Interesting post. I’m looking forward to your recommendations. On my blog I also provide ‘style’ wine pairing recommendations, because globally available wines are often not the best ones.
    I agree with Sandra that the ‘weight’ of the wine is also important.
    For me the best pairings often mean that the food will bring out new pleasant flavors in the wine and vice versa. Unfortunately, even at famous expensive restaurants with three Michelin stars this is more the exception than the rule. In some cases we even discovered that an outstanding pairing was made by accident.
    It sounds like my pairing technique is similar to yours: I match the databases of wine and food flavor profiles that reside in my head.

    • talkavino

      Will be definitely curious to see your assessment on the pairings. I think you will find some recommendations rather unorthodox 🙂
      Regarding successful pairings – we often do wine dinners with the friends where we take a restaurant tasting menu and bring our wines to pair with different dishes. Our rate of success is typically 5 out of 6 – but this is also a bit of a different setting… It should be fun!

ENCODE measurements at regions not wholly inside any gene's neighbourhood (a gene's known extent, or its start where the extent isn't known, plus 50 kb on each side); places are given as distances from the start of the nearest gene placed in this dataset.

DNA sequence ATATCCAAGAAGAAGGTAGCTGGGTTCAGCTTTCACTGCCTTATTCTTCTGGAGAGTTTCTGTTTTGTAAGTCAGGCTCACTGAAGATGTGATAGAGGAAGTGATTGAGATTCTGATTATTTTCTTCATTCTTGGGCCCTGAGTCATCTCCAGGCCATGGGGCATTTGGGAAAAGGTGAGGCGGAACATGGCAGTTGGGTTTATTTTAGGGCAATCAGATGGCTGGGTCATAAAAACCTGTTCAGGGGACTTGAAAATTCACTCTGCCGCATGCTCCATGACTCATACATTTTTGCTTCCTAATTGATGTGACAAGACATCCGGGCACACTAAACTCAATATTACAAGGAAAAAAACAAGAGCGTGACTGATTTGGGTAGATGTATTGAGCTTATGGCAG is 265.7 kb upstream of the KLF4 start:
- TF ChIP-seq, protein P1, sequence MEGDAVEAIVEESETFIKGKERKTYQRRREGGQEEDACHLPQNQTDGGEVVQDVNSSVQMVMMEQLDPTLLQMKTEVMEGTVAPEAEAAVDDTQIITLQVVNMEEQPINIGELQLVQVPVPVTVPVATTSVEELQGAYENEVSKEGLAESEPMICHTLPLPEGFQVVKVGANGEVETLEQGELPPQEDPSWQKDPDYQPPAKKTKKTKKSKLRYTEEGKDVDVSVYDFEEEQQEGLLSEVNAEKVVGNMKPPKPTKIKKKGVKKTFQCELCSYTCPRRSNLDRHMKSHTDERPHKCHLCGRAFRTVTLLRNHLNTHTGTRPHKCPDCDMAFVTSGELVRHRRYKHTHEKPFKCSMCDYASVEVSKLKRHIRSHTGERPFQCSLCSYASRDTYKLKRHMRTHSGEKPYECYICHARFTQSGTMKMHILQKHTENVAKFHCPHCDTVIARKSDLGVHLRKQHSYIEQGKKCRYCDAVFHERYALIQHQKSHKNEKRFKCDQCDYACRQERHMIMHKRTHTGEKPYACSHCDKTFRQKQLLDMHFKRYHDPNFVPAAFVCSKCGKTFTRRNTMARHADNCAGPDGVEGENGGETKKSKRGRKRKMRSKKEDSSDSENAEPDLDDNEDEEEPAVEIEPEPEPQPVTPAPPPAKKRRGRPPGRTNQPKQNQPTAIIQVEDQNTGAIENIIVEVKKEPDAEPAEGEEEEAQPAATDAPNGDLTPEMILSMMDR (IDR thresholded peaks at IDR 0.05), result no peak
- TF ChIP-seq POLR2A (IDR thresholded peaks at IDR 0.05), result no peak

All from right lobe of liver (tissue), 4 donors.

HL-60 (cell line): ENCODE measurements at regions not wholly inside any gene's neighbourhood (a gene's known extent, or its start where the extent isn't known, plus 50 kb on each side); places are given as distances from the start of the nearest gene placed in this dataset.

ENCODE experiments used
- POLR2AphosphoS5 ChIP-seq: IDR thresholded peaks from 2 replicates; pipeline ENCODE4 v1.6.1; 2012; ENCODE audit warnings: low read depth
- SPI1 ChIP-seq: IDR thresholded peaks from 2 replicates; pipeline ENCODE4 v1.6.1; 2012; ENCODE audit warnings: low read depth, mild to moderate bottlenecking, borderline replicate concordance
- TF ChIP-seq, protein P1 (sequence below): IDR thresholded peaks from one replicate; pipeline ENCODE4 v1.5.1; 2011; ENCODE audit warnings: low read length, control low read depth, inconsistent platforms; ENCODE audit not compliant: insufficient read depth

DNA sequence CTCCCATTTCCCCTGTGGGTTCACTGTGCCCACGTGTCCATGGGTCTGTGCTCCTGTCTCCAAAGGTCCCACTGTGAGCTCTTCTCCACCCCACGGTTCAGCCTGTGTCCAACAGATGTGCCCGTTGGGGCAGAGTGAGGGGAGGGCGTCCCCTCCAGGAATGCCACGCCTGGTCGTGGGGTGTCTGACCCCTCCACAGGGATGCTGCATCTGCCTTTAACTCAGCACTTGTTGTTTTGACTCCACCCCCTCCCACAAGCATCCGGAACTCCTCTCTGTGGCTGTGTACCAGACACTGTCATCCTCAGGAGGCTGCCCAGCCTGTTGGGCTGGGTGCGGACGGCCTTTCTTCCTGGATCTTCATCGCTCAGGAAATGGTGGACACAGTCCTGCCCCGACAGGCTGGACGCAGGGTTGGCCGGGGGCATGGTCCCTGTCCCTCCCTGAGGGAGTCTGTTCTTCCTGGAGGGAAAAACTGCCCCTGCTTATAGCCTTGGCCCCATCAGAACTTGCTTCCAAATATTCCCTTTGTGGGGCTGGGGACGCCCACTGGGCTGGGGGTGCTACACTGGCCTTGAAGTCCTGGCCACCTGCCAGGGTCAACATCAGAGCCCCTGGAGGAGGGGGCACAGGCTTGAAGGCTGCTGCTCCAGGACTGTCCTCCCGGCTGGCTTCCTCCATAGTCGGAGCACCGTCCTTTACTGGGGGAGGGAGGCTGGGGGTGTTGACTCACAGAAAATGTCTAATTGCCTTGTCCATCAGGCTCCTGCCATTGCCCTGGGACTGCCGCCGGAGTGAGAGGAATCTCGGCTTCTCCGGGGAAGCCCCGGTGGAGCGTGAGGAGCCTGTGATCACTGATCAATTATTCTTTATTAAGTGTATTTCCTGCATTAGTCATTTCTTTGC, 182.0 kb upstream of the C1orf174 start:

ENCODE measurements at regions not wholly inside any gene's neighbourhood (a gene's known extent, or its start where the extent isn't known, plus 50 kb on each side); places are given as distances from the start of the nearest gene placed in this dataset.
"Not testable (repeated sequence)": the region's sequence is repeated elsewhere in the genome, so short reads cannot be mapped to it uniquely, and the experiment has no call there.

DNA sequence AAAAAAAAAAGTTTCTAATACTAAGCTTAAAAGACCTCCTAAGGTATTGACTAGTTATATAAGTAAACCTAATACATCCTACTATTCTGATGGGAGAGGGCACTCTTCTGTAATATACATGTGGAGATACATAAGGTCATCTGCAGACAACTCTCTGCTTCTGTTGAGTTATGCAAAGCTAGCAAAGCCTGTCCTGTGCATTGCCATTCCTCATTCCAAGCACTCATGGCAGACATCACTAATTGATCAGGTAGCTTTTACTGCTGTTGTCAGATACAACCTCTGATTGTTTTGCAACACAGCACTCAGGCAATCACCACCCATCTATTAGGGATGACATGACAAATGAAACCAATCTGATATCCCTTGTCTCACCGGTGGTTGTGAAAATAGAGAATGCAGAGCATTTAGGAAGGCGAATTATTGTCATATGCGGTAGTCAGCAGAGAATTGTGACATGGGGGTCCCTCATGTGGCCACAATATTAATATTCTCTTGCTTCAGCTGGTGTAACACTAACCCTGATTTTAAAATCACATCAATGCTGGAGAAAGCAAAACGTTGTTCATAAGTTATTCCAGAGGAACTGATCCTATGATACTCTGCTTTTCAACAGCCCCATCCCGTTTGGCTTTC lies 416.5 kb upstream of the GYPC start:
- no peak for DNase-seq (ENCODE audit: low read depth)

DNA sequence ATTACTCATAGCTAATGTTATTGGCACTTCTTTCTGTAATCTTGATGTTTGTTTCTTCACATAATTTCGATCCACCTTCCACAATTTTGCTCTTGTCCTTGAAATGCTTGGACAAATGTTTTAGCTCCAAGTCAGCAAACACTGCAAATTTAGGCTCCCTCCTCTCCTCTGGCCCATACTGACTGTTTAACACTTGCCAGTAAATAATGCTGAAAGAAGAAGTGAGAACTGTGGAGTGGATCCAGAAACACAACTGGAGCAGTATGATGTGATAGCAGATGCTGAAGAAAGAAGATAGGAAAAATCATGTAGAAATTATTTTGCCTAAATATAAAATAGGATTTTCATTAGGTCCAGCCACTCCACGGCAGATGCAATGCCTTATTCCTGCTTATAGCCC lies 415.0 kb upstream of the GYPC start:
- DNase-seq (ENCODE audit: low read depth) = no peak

4. Francesca

    Great, great post, Anatoli! I really look forward to reading your champagne and white wine recommendations. You always open the door to new tastes and scents. I still remember that delicious Russian champagne and its gorgeously decorated bottle.
    Love,
    F. Xx

  5. ladyredspecs

    Great post Anatoli, I look forward to seeing your matches for the first set of TDPC menus. I’ve done a little food and wine matching over the years. Iconic Australian winemaker Max Lake, an American by birth wrote a brilliant little book called Food on the Plate, Wine in the Glass in the early 90s which helped me gain an enormous understanding of the weight of flavours. It was a helpful resource as both a cook and a wine lover.

    • talkavino

      Now you put me in the tough spot, Sandra. I wouldn’t be able to compete with the book – I go more by my memory bank of various wine flavor profiles and food flavor profile based on the description. Weight of flavors will be the whole next level of the game, so I’m not sure how well I do with the pairing – but you will tell me 🙂